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An Arkansas state senator criticized a judge this week for allowing unborn babies to be aborted simply because they have Down syndrome.

State Sen. Jason Rapert told KATV News 7 that it was a “crime against humanity” when federal Judge Kristine Baker blocked the state from enforcing three new pro-life laws.

Baker, an appointee of pro-abortion President Barack Obama, issued a temporary injunction against the laws on Tuesday at the request of the two abortion facilities in the state. The laws ban abortions on unborn babies after 18 weeks, ban discriminatory abortions on unborn babies with Down syndrome and require that abortionists be board-certified OB-GYNs.

The state legislature passed the laws earlier this year, and Rapert was a sponsor of the 18-week ban. However, Planned Parenthood, the American Civil Liberties Union and a Little Rock abortion facility sued to overturn the laws.

“I can’t imagine a judge, even a judge that has ruled against pro-life laws in the past, would say that a Down syndrome child’s life is not worth saving,” Rapert said in reaction to Baker’s ruling.

He compared the violence of abortion to the tragedy of Sept. 11, 2001.

“A 9/11 tragedy occurs every single day in our nation — killed simply because of convenience, not even for medical necessity,” Rapert said.

Earlier this week, state Attorney General Leslie Rutledge also defended the laws and the rights of unborn babies.

“Today’s hearing is the initial step in our defense of Arkansas Laws that protect the sanctity of life for mothers and their unborn children,” she said in a statement to KATV before Baker blocked the laws.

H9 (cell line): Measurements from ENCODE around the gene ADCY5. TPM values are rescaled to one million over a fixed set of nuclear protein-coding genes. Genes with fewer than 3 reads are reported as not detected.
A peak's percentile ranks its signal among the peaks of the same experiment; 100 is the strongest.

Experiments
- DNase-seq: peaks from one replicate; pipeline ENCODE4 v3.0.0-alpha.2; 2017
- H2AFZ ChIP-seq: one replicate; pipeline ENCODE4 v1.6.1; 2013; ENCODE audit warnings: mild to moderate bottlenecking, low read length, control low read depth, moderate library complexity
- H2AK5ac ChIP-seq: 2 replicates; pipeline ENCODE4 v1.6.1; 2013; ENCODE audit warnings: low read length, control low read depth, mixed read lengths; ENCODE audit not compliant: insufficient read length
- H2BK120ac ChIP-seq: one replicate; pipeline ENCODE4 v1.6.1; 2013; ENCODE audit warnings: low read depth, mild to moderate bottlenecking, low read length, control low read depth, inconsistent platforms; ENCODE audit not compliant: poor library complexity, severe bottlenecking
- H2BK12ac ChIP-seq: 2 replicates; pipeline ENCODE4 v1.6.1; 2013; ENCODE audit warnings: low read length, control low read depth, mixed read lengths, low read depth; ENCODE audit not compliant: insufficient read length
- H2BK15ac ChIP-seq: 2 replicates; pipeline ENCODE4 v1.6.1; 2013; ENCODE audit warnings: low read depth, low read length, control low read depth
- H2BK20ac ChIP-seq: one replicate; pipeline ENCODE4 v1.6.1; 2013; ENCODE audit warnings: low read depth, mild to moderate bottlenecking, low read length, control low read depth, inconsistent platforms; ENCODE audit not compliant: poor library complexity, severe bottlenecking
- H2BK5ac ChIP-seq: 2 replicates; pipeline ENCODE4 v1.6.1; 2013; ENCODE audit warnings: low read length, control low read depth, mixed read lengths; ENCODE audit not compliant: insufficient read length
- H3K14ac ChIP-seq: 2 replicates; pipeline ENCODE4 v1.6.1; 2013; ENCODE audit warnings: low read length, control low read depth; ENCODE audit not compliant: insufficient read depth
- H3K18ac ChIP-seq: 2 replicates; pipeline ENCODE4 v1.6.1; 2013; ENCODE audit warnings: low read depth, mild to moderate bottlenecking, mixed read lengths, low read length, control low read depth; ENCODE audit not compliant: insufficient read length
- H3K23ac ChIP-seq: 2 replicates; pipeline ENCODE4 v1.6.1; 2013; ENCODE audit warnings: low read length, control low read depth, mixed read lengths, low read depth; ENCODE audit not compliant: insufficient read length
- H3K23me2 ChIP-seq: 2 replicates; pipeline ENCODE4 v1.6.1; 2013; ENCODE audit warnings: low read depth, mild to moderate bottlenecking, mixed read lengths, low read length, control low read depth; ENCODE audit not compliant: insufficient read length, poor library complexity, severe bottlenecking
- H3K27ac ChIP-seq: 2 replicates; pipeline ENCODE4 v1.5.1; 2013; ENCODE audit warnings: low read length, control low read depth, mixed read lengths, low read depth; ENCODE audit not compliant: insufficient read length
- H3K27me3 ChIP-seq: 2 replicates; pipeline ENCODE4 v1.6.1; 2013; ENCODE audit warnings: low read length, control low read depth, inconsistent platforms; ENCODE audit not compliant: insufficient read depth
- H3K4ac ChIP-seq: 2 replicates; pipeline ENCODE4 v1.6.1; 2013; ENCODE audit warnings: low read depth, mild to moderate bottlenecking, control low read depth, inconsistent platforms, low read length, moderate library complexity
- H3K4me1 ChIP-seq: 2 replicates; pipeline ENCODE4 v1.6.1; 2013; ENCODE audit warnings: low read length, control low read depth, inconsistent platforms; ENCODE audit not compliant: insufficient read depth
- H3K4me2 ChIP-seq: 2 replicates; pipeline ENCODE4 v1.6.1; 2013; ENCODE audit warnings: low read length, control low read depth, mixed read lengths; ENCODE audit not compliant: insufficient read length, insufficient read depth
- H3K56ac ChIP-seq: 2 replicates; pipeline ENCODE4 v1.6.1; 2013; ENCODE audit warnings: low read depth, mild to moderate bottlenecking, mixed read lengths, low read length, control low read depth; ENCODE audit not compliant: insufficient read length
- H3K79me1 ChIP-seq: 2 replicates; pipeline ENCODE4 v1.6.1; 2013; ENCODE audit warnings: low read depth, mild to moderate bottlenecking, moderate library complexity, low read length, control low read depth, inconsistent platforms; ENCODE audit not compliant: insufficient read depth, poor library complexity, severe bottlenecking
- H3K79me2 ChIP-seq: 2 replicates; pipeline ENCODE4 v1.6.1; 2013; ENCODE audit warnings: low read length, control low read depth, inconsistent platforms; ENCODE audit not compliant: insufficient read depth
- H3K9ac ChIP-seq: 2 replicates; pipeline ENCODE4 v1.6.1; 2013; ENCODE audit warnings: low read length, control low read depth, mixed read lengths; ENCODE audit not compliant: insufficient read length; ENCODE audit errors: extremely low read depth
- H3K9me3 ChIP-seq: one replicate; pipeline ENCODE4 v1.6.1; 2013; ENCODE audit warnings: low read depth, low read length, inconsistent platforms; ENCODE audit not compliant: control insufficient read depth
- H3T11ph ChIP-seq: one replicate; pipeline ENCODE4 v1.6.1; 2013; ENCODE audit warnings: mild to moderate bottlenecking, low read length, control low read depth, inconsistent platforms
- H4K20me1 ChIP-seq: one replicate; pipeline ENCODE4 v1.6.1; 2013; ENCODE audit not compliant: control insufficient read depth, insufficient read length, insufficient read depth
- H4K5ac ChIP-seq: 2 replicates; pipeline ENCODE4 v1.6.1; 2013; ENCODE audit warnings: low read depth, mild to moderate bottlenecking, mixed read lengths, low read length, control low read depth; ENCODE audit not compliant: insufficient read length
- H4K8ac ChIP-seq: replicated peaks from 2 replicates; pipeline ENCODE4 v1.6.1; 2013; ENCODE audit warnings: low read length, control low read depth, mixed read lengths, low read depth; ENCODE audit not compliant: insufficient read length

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WGBH reports abortion activists argued that the laws would restrict women’s access to abortion because many would have to travel out of state if they went into effect. One abortionist who testified, Linda Prine, of New York City, even claimed that “women would die” because of the life-saving laws.

In March, Republican Gov. Asa Hutchinson signed the pro-life laws. Arkansas House Bill 1439, the Cherish Act, bans abortions after 18 weeks, except in cases of rape, incest or medical emergencies that threaten the mother’s life.

“It’s within the second trimester that states are allowed to pass restrictions on, and this, with the science we have today it seems like a very appropriate restriction,” Hutchinson said earlier this year, the AP reports.

At the time, state residents told KFSM News 5 that they supported the new law and would support even wider abortion restrictions.

Many states have abortion bans that protect unborn children after 20 weeks of pregnancy, which is the most they are able to do considering the U.S. Supreme Court refuses to allow states to ban abortions entirely. Some states are pushing the envelope by trying to ban abortions before that period.

It is unclear if the legislation will be upheld by the U.S. Supreme Court. The current precedent prohibits states from passing abortion restrictions prior to viability.

The U.S. Supreme Court took away the states’ ability to protect unborn babies from abortion under Roe v. Wade, and instead allowed abortion on demand through all nine months of pregnancy. Roe made the United States one of only seven countries in the world that allows elective abortions after 20 weeks.

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Author: Micaiah Bilger

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